BOISE, Idaho – When Gloria Flister and Edward Skurzynski traveled up to Duquesne, Pa., A steel town on the Monongahela River, they were going into the hills surrounding the small town.
They saw molten slag from the Duquesne (pronounced doo-kane) factories, home to the world’s largest blast furnace, Dorothy Six, being brought by railcar to the top of a hill and dumped.
“You would go out with a boyfriend, and they would drive the car, and we would pull over and watch the steel residue dump, blaze up the mountainside,” recalls Gloria Skurzynski, now 91, in an interview. “I mean, this is the date.”
More than seven decades later, the Skurzynsks are still together. Recently, the Boise couple celebrated their 70th wedding anniversary.
Their secret to staying together for so long?
“We are giving ourselves space,” said Edward Skurzynski, 92, a retired rocket scientist. âI had my career and Gloria took over most of the housework. Then I retired, then she came out like a cannon writing, and I stayed back.â
Gloria has written 64 books for young readers. Her first attempt at professional writing was rejected 58 times before being accepted for publication in Teen magazine.
She has found success with children’s novels, most notably a series of books published by the National Geographic Society titled “Mysteries in Our National Parks”, co-written by the couple’s daughter, Alane Ferguson. Many of his books are available at the Boise Public Library and on Amazon.
âI attribute everything to family, to being close to family, to being able to visit our five daughters no matter where they are,â said Gloria.
The couple, who moved to Boise 20 years ago, met when Gloria was a student at Mount Mercy College, a Catholic school in Pittsburgh now known as Carlow University. Edward attended school 30 miles away at Washington and Jefferson College, a male-only school in Washington, PA.
They met in January 1949 at a Christmas party hosted by a man named Richard, a friend of his from high school. The friend invited a man Gloria was dating, but instead of being happy, she got angry.
âHe was bringing guys from the college he was in, and I wanted to meet the new guys,â she said with a laugh. “I was a little mean to the guy who was supposed to be my date, and he left because I wasn’t nice to him.”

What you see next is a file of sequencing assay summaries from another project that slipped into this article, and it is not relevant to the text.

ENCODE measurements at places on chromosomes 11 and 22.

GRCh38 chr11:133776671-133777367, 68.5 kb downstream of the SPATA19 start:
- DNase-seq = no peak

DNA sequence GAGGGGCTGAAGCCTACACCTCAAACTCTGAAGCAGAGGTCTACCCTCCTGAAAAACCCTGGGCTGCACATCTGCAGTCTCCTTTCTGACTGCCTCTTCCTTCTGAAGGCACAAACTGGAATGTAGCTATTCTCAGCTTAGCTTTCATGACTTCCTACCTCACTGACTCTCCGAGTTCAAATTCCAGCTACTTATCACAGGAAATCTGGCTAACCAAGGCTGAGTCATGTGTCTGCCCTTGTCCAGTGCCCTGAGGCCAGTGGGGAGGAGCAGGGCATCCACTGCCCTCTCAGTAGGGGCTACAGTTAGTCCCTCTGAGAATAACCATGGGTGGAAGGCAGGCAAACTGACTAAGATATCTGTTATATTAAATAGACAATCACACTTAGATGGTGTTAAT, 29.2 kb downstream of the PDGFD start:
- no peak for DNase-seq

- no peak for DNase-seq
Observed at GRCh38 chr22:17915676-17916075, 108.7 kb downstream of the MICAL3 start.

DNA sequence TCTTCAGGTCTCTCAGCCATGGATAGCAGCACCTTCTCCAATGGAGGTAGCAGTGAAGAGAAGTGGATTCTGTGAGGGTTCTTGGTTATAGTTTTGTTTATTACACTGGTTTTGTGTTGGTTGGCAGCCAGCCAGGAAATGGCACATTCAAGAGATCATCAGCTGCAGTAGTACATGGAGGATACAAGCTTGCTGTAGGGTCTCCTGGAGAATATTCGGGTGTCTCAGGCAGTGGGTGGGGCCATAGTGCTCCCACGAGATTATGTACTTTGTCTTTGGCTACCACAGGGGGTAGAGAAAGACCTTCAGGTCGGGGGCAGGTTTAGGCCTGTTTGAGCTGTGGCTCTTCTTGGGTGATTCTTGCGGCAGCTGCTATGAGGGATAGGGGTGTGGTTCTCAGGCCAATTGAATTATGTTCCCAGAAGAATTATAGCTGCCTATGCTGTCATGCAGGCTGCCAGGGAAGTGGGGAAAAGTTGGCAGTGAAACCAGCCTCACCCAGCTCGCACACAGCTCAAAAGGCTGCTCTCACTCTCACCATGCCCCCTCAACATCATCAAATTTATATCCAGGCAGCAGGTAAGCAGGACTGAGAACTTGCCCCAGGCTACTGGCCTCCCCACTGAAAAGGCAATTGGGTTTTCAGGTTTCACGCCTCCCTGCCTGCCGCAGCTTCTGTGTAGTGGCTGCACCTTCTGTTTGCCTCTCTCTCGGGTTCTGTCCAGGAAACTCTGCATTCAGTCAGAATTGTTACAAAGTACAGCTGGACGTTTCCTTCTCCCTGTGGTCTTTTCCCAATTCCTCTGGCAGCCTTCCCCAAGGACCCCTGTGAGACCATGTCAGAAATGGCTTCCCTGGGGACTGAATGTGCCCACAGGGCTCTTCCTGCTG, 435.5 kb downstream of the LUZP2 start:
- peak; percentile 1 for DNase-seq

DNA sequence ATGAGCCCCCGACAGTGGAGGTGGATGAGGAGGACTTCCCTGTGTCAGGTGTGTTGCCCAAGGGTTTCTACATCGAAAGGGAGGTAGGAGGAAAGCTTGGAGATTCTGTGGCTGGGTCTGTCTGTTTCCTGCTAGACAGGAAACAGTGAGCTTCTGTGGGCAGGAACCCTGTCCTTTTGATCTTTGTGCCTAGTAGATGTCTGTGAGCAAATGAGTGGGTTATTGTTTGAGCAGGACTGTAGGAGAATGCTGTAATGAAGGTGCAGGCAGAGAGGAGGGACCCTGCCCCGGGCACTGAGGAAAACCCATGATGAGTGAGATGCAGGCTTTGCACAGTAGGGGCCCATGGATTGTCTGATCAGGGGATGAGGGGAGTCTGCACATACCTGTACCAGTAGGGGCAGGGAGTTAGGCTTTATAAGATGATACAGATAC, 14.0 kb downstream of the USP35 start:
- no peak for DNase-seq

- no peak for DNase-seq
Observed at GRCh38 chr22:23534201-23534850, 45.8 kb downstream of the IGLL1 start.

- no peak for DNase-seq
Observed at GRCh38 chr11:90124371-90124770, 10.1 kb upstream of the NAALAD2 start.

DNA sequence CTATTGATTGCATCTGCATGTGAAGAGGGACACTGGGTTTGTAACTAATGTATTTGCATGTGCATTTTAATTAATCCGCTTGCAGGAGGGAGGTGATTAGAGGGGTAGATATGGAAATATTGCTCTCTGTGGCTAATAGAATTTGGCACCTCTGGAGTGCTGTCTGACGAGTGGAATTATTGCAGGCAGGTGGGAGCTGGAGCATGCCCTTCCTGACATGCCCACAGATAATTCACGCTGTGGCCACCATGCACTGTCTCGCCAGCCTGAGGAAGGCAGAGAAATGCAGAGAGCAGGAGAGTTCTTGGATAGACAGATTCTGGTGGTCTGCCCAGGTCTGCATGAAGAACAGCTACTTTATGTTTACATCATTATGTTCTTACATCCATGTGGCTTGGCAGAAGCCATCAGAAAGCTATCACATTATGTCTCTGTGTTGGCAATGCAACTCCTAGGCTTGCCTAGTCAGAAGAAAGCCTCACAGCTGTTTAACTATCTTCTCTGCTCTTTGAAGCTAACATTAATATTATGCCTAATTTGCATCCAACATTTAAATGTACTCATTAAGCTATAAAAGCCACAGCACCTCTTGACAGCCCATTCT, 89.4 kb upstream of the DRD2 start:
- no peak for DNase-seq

âI asked Ed if he would drive me home and he said he would,â Gloria said.
That day, Mount Mercy College held an official dance. Richard was going to attend with a friend of Gloria’s, and she had asked Richard to ask Edward if he wanted to be her date for the ball.
It was taken with Edward when the large dance band started playing “Yours,” a daily tune.
âI started singing and Ed started singing,â she said. “When I heard his voice, that was it for me. He has a wonderful voice.”
Yours until the stars lose their glory.
Yours until the birds don’t sing.
Yours until the end of our life story.
This pledge to you dear, I bring it.
Yours in the gray of December.
Here or on distant shores.
I never loved anyone like I love you.
How could I when I was born to be fair to you?
The couple were married on December 1, 1951 at Holy Name Catholic Church in Duquesne.
Edward spent 32 years working for Hercules Aerospace. He was involved in the research and development of rocket engine systems for space vehicles and defense ministry weapons systems. He worked for the company at the Allegany Ballistics Laboratory outside of Cumberland, Maryland, and later at its Bacchus Works factory in Magna, Utah.
Gloria Skurzynski began writing professionally after receiving encouragement from Phyllis McGinley, a Pulitzer Prize-winning Utah poet. The two women corresponded for many years.
âHere I am no one and she started to correspond with me,â said Gloria. “And so she encouraged me to write children’s books and that’s what I did. When the first one was published, I dedicated it to her.”
The Skurzynsks, who live independently in a house off State Street and near the River Boise, had nothing special planned for their birthday.
They ended up virtually with some of their children, grandchildren and great grandchildren.
The evening also included carols, something important to Gloria and Edward when they first dated and meaningful to them and their children over the years.